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Top enterprise application trends require revamped thinking

Gartner experts revealed the top 10 trends in application architecture they expect to unfold across enterprises within three to five years.

LAS VEGAS -- The top trends in application architecture are set to place a heavy burden on enterprise IT staff.

Some app architects at forward-thinking companies already work with modern platforms and have a data integration strategy. But for the vast majority of IT professionals, Gartner analysts offered a glimpse into the future with a list of the 10 biggest enterprise application trends expected in the next three to five years at the firm's Application Strategies & Solutions Summit 2018 here this week.

To capitalize on these trends, however, organizations will likely need a lot more expertise on site than they currently have. Gartner said that by 2020, there will be nearly 700,000 job openings for data scientists, data engineers and data developers.

Smarter applications

Organizations will need to add intelligence to applications, create apps, deal with complex IT ecosystems and innovate with new technologies in the next few years, according to Gartner.

AI, context awareness and an increase in virtual assistants and bots address how to derive benefit from the multitude of data an enterprise collects. Everyone looks to these technologies to bring insight into their business and to help their staff improve at their jobs, said Dennis Gaughan, a Gartner analyst. AI also improves the speed of data processing and analytics.

"We can identify new patterns or use these insights to make better decisions," he said.

Context-aware applications rely on end-user information to improve the quality of an interaction. Enterprises can drive a better application experience for customers if they invest in context-aware application architectures. However, that shift requires a company to refocus its initial application design across multiple channels to reach end users.

Virtual assistants form a third trend in data intelligence for enterprise applications. These tools, though not new, are set to grow in use and complexity in the near term, particularly as a means to augment the customer service workforce. For example, in healthcare, bots can keep tabs on an individual's health and also check if patients take their medication on a regular basis.

Better data integration

Three more top areas of concern for application architects focus on data integration.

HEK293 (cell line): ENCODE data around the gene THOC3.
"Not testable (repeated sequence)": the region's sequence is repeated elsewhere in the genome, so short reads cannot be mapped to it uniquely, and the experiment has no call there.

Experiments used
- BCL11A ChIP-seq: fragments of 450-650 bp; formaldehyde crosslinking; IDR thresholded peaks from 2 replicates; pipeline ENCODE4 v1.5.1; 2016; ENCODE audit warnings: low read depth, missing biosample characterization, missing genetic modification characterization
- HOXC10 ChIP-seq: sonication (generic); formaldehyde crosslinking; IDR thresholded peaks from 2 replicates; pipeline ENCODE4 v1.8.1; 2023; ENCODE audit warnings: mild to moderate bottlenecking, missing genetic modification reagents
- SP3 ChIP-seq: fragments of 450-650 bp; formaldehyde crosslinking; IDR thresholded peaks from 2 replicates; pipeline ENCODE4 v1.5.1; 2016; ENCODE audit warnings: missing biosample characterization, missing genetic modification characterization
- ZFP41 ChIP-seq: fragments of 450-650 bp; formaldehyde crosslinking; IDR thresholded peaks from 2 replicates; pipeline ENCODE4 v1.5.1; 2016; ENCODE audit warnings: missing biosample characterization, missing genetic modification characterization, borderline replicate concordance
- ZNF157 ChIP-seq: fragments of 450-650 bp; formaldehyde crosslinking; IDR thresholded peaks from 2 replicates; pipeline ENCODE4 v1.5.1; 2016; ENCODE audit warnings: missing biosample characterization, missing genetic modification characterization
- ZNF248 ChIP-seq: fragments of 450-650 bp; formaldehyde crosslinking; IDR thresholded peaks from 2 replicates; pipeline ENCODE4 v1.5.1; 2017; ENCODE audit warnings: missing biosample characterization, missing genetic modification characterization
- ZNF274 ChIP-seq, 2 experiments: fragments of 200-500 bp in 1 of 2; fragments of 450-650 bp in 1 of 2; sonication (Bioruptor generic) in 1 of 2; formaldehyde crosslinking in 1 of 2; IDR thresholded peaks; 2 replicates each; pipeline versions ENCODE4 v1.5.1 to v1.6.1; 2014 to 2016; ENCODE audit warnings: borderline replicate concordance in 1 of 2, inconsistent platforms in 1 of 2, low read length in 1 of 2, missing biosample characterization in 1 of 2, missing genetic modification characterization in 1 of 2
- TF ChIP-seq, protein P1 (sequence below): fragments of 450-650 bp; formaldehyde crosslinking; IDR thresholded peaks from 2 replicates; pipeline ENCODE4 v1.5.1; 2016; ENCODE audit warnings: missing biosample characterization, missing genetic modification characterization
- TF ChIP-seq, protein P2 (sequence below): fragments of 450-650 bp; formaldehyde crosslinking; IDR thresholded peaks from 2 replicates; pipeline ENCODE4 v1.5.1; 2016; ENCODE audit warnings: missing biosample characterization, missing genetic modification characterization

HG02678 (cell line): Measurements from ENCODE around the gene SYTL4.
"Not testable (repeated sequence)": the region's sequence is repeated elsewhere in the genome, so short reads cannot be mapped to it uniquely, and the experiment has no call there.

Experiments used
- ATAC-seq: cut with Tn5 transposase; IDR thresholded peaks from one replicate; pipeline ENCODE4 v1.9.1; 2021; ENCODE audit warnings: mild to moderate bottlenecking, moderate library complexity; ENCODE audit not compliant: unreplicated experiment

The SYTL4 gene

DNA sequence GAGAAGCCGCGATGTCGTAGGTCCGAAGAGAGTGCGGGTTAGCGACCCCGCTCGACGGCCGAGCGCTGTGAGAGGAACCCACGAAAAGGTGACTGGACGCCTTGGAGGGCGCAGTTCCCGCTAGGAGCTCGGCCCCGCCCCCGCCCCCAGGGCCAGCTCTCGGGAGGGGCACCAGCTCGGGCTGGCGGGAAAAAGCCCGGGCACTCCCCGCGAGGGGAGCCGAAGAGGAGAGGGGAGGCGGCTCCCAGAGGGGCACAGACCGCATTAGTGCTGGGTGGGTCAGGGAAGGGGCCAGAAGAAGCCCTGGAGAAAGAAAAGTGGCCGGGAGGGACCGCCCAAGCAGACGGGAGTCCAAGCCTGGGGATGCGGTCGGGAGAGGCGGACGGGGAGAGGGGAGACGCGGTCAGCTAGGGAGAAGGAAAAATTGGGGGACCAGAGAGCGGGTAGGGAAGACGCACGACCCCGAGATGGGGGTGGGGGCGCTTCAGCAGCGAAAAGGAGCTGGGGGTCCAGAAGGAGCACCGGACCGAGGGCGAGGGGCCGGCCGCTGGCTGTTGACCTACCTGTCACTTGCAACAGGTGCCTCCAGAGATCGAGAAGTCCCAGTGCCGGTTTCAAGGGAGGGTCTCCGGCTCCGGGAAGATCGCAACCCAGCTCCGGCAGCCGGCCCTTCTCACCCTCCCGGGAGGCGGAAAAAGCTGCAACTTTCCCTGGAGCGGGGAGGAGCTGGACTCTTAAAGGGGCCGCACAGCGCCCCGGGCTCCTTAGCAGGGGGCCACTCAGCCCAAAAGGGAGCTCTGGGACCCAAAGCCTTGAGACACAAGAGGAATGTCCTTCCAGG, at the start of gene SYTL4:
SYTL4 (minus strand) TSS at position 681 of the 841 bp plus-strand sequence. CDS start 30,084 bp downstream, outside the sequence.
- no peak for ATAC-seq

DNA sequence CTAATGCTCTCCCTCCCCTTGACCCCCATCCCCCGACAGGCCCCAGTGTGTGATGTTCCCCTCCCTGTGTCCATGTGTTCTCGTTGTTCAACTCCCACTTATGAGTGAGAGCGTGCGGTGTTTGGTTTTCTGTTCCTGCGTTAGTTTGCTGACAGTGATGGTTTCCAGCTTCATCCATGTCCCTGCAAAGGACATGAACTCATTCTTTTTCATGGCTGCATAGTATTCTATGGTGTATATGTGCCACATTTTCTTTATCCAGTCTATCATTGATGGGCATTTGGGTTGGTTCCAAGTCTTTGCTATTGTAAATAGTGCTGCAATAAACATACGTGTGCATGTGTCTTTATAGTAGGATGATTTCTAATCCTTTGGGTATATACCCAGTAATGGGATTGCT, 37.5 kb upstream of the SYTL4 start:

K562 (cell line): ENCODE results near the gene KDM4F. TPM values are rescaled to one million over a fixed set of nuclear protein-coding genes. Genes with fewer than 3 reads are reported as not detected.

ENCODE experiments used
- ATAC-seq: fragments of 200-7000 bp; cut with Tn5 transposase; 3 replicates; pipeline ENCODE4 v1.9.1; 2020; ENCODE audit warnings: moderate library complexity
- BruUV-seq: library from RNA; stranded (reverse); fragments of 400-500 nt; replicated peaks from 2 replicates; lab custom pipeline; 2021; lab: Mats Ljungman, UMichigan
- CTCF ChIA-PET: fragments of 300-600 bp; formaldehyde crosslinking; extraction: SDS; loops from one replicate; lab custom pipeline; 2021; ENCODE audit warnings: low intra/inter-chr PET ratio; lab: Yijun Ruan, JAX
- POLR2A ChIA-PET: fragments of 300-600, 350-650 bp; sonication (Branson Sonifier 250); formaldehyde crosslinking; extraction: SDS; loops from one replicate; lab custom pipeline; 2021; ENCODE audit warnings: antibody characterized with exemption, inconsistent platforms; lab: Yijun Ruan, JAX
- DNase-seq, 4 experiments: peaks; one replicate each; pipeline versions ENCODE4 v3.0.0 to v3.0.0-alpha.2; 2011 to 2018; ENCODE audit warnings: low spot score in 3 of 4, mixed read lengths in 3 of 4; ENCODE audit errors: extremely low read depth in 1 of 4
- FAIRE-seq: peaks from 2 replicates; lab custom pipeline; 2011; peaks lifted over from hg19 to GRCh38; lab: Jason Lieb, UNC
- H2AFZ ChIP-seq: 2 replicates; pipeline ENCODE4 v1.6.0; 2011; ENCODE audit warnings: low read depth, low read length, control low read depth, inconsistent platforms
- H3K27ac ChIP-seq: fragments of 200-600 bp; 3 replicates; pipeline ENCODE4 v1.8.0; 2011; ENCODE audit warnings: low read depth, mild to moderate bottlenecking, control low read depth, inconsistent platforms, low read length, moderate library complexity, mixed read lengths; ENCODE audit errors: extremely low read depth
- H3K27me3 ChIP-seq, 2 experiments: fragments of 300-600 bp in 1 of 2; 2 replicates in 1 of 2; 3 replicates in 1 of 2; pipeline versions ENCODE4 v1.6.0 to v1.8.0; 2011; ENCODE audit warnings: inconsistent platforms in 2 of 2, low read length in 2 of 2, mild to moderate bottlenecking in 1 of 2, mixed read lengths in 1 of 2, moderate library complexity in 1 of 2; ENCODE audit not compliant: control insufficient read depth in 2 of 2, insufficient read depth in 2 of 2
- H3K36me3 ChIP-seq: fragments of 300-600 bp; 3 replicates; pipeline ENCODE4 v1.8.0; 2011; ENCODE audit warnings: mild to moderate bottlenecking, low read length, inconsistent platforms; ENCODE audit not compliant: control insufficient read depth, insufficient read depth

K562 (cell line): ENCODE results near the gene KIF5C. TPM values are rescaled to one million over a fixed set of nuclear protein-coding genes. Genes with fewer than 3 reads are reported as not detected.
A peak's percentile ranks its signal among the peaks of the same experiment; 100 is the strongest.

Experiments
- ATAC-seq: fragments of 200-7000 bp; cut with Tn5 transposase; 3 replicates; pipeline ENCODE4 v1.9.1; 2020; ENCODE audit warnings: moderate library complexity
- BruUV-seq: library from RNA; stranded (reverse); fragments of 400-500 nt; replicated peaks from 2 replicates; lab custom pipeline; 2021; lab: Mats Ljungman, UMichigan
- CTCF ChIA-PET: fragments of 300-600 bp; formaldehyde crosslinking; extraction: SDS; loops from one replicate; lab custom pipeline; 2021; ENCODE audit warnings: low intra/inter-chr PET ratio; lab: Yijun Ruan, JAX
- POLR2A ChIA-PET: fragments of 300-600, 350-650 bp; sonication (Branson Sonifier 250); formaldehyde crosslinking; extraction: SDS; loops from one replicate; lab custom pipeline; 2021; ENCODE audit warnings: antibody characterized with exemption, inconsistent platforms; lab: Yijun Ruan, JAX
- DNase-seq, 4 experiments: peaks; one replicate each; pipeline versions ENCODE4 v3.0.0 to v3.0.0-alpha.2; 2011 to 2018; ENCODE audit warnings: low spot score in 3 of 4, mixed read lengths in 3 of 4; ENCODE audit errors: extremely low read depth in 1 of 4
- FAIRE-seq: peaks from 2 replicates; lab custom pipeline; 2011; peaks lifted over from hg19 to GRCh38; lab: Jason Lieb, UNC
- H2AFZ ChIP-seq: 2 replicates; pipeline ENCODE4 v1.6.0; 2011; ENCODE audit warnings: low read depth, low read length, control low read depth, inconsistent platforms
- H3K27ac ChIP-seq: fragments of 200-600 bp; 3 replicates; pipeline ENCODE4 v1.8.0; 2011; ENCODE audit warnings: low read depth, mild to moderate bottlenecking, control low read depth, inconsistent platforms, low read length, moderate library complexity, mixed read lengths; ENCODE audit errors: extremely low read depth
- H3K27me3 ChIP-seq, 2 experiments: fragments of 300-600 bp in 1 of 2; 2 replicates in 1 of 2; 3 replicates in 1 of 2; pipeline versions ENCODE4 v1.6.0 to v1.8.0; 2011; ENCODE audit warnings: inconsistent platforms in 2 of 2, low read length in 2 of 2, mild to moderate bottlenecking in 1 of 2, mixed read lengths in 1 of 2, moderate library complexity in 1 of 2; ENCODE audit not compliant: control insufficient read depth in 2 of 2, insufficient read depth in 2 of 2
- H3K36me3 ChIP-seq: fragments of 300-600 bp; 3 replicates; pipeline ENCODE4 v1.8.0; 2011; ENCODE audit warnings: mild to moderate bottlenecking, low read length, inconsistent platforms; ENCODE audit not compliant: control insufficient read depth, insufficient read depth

Gartner expects enterprises to grow a digital business technology platform on which they can share and enhance digital processes to derive greater business benefit. Those platforms will determine how organizations define customer engagement, products and services and, in general, how they support the business model, Gaughan said.

Organizations should also ratchet up their focus on API strategy. APIs have become more than just a programming interface. They are a boardroom business discussion.

"APIs are central to how we connect with business partners, to how we integrate between applications [and] how we deliver mobile applications," Gaughan said.

Among these data integration trends, Gartner stressed that application delivery must come in the form of complementary components meshed together to work as an application. When architects compose applications as discrete services rather than a monolithic architecture, it can improve overall application delivery and speed. But modernization toward microservices or an otherwise componentized architecture does require effort.

Modern thinking for modern apps

Four additional enterprise application trends address various innovations.

Gaughan sees IT teams shift from a project view of tasks to a product view. A project is limited and tactical and something that is never quite complete. IT shops should work on products. They must consider how to deliver the next set of features or capabilities and bring business expertise into the process.

"The project model fails. Few organizations go back and see if they [met] their objective," he said.

Continuous modernization, which removes the idea of legacy in favor of a regular real-time delivery, should take center stage over the coming five years, according to Gartner. "We do unnatural things to keep the dogs of apps running without knowing how bad they are," Gaughan said.

The rise of immersive reality requires application architects to provide a platform that brings real-time graphics, audio and other interactive experiences into the real world.

And finally, digital dexterity means a workplace wherein people and programs are adaptable to change. "This [enterprise application trend] is about team-based collaboration -- about social engagement," Gaughan said.

Luke Steiner, a senior manager for enterprise applications in the internal IT staff at Hyland Software Inc. in West Lake, Ohio, said his company has a leg up on these application trends because it can work with a homegrown product. Steiner's team uses Hyland's OnBase process management software and is currently rearchitecting that suite to run in the cloud.

But for many enterprise IT organizations, a significant transformation in application architectures and delivery requires money. "The challenge for a lot of companies is the cost," Steiner said. "SMBs can't afford to spend on some of these platforms. You might spend $40,000 on the platform itself and then another $150,000 on services."

"I'm not sure how a small business gets over that hurdle," he added. "But most of the time, you can justify the cost to the value, and it's finding the right way to do that."

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